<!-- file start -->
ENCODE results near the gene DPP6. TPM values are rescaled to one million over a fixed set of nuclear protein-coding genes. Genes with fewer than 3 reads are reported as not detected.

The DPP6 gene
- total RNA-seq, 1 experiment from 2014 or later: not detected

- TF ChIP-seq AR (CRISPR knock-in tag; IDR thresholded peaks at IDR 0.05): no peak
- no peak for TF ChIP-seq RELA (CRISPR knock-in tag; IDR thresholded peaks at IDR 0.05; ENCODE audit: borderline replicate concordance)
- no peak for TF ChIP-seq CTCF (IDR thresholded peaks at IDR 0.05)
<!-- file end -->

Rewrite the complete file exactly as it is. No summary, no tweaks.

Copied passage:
ENCODE results near the gene DPP6. TPM values are rescaled to one million over a fixed set of nuclear protein-coding genes. Genes with fewer than 3 reads are reported as not detected.

The DPP6 gene
- total RNA-seq, 1 experiment from 2014 or later: not detected

- TF ChIP-seq AR (CRISPR knock-in tag; IDR thresholded peaks at IDR 0.05): no peak
- no peak for TF ChIP-seq RELA (CRISPR knock-in tag; IDR thresholded peaks at IDR 0.05; ENCODE audit: borderline replicate concordance)
- no peak for TF ChIP-seq CTCF (IDR thresholded peaks at IDR 0.05)